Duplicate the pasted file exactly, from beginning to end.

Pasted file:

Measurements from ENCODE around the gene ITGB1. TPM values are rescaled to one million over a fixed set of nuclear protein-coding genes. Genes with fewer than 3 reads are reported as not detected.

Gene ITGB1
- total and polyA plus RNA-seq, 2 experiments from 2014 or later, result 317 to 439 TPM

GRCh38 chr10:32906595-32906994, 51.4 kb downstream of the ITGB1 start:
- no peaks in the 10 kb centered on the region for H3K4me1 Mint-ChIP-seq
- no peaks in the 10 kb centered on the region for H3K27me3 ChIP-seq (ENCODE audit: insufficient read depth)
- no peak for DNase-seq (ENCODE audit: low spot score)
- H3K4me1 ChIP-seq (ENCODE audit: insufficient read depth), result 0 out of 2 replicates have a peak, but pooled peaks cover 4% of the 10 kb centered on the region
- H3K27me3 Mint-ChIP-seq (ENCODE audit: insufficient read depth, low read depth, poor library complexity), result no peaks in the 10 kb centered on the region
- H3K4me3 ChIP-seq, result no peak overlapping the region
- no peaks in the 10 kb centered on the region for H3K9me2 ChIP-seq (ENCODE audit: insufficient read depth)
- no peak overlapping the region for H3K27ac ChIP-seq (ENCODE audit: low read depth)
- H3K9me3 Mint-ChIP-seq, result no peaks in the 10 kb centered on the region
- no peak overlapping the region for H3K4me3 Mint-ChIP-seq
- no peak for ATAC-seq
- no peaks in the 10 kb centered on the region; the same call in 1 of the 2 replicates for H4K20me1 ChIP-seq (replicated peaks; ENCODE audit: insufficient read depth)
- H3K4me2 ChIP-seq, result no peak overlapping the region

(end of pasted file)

Measurements from ENCODE around the gene ITGB1. TPM values are rescaled to one million over a fixed set of nuclear protein-coding genes. Genes with fewer than 3 reads are reported as not detected.

Gene ITGB1
- total and polyA plus RNA-seq, 2 experiments from 2014 or later, result 317 to 439 TPM

GRCh38 chr10:32906595-32906994, 51.4 kb downstream of the ITGB1 start:
- no peaks in the 10 kb centered on the region for H3K4me1 Mint-ChIP-seq
- no peaks in the 10 kb centered on the region for H3K27me3 ChIP-seq (ENCODE audit: insufficient read depth)
- no peak for DNase-seq (ENCODE audit: low spot score)
- H3K4me1 ChIP-seq (ENCODE audit: insufficient read depth), result 0 out of 2 replicates have a peak, but pooled peaks cover 4% of the 10 kb centered on the region
- H3K27me3 Mint-ChIP-seq (ENCODE audit: insufficient read depth, low read depth, poor library complexity), result no peaks in the 10 kb centered on the region
- H3K4me3 ChIP-seq, result no peak overlapping the region
- no peaks in the 10 kb centered on the region for H3K9me2 ChIP-seq (ENCODE audit: insufficient read depth)
- no peak overlapping the region for H3K27ac ChIP-seq (ENCODE audit: low read depth)
- H3K9me3 Mint-ChIP-seq, result no peaks in the 10 kb centered on the region
- no peak overlapping the region for H3K4me3 Mint-ChIP-seq
- no peak for ATAC-seq
- no peaks in the 10 kb centered on the region; the same call in 1 of the 2 replicates for H4K20me1 ChIP-seq (replicated peaks; ENCODE audit: insufficient read depth)
- H3K4me2 ChIP-seq, result no peak overlapping the region